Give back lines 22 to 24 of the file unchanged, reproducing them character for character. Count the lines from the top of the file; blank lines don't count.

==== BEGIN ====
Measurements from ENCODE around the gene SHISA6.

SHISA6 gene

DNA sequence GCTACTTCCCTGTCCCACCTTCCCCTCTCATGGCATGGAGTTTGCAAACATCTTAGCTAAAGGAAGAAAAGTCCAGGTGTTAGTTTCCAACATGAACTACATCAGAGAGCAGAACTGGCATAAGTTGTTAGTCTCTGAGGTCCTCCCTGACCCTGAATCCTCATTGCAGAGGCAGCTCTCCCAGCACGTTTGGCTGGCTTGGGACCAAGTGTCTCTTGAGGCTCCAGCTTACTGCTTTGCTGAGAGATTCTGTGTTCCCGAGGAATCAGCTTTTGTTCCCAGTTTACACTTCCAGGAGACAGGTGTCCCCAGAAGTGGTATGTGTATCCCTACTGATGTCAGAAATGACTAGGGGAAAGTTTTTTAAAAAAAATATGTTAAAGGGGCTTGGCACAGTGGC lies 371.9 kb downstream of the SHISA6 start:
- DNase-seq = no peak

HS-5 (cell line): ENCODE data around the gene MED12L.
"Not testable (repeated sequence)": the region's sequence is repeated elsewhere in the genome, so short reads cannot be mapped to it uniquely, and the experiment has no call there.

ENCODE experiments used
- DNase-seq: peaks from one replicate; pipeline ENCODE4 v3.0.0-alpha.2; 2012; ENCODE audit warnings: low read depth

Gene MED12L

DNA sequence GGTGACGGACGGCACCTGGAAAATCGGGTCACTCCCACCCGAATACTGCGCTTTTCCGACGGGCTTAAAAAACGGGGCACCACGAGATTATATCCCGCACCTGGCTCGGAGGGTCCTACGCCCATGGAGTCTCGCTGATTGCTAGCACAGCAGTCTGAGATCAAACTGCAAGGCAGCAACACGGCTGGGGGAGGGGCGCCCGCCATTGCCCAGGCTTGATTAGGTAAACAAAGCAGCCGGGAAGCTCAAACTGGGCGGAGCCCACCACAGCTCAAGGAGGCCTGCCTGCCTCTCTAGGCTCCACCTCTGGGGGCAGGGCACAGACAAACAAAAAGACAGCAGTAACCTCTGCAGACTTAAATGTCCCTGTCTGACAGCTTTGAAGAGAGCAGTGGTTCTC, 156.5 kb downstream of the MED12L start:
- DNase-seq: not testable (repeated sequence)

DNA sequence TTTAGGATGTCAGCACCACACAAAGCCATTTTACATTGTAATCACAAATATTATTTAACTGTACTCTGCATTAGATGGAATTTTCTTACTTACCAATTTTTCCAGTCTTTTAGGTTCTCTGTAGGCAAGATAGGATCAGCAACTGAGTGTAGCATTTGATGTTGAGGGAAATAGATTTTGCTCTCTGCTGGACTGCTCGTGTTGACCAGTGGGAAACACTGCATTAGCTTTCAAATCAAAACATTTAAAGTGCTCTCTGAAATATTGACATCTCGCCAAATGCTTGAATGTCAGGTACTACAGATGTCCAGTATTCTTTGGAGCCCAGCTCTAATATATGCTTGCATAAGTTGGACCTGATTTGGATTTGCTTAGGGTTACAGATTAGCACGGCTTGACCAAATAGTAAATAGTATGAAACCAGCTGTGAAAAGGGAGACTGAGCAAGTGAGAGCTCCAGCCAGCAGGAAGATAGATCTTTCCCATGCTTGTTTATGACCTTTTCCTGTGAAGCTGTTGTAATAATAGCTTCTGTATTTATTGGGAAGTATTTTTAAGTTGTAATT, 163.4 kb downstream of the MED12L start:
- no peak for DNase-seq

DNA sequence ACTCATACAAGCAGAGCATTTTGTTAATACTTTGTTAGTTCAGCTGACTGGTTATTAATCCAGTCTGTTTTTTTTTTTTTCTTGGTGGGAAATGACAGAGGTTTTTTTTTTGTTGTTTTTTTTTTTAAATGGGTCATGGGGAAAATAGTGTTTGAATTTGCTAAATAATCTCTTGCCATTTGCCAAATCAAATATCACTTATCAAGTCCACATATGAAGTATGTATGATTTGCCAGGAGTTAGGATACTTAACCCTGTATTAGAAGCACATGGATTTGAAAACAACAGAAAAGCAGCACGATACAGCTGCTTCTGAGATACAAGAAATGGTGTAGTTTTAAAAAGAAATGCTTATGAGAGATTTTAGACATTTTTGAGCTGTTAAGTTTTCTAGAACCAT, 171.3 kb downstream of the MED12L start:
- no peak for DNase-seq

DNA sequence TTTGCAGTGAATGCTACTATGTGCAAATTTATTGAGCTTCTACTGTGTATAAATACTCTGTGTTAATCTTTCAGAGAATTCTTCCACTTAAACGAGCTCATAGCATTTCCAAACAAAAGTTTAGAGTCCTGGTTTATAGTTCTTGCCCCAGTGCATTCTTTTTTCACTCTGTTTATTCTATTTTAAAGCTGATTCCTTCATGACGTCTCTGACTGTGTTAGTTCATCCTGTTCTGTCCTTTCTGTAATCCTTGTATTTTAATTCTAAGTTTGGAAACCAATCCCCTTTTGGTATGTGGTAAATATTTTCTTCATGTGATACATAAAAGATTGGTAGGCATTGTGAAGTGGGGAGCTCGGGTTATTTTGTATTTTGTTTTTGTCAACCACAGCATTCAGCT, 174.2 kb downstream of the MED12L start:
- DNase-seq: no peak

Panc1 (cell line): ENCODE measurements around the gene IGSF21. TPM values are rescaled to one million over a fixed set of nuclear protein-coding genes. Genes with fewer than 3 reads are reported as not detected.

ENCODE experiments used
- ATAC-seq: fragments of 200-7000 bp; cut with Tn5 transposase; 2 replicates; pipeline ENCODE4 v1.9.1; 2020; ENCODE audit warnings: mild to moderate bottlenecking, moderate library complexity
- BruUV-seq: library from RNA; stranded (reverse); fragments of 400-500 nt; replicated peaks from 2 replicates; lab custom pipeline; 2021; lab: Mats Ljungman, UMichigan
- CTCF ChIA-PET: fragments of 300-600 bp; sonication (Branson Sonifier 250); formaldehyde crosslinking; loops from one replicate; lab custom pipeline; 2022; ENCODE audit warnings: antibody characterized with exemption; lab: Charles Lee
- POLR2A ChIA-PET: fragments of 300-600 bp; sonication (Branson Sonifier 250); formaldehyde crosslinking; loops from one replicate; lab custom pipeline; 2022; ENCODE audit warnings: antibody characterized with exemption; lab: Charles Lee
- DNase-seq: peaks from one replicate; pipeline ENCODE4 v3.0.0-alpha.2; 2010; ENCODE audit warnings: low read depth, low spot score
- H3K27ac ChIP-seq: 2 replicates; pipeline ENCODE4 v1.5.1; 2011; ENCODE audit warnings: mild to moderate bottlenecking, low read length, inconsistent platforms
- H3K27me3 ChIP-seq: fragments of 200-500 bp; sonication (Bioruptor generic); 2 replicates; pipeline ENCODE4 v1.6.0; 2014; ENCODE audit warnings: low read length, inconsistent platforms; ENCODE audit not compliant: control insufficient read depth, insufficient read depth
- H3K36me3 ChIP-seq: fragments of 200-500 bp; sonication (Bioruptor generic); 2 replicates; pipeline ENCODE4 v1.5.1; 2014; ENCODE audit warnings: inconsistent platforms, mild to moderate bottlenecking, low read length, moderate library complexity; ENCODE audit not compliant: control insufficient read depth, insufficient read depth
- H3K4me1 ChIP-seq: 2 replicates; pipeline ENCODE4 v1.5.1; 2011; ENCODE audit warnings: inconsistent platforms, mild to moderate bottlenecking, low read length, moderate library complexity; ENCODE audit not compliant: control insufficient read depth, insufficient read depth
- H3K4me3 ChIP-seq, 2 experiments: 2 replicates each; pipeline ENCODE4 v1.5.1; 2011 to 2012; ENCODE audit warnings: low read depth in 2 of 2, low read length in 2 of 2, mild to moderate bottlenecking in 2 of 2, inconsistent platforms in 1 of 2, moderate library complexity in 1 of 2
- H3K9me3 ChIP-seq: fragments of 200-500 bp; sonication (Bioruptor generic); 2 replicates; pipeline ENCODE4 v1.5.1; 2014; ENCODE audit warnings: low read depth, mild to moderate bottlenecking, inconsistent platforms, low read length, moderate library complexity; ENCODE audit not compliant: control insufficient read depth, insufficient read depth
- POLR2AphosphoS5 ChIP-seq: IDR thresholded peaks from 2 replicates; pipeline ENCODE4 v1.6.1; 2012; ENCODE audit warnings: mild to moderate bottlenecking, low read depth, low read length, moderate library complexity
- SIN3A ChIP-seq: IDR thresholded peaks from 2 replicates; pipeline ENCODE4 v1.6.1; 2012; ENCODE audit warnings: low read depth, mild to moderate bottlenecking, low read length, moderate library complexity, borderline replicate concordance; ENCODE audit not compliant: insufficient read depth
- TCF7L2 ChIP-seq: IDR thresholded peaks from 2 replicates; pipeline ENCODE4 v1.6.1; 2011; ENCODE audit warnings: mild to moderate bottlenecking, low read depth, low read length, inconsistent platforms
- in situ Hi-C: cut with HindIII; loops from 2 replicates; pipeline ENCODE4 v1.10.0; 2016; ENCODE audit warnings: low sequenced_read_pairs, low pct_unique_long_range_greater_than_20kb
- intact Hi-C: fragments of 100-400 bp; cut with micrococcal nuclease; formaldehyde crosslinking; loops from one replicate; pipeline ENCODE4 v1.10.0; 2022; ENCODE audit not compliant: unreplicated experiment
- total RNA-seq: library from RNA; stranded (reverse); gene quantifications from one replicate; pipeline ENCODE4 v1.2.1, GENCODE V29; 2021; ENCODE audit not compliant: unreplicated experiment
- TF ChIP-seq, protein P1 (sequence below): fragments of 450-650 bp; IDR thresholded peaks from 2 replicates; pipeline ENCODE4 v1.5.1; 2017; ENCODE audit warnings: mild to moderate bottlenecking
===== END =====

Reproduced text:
- CTCF ChIA-PET: fragments of 300-600 bp; sonication (Branson Sonifier 250); formaldehyde crosslinking; loops from one replicate; lab custom pipeline; 2022; ENCODE audit warnings: antibody characterized with exemption; lab: Charles Lee
- POLR2A ChIA-PET: fragments of 300-600 bp; sonication (Branson Sonifier 250); formaldehyde crosslinking; loops from one replicate; lab custom pipeline; 2022; ENCODE audit warnings: antibody characterized with exemption; lab: Charles Lee
- DNase-seq: peaks from one replicate; pipeline ENCODE4 v3.0.0-alpha.2; 2010; ENCODE audit warnings: low read depth, low spot score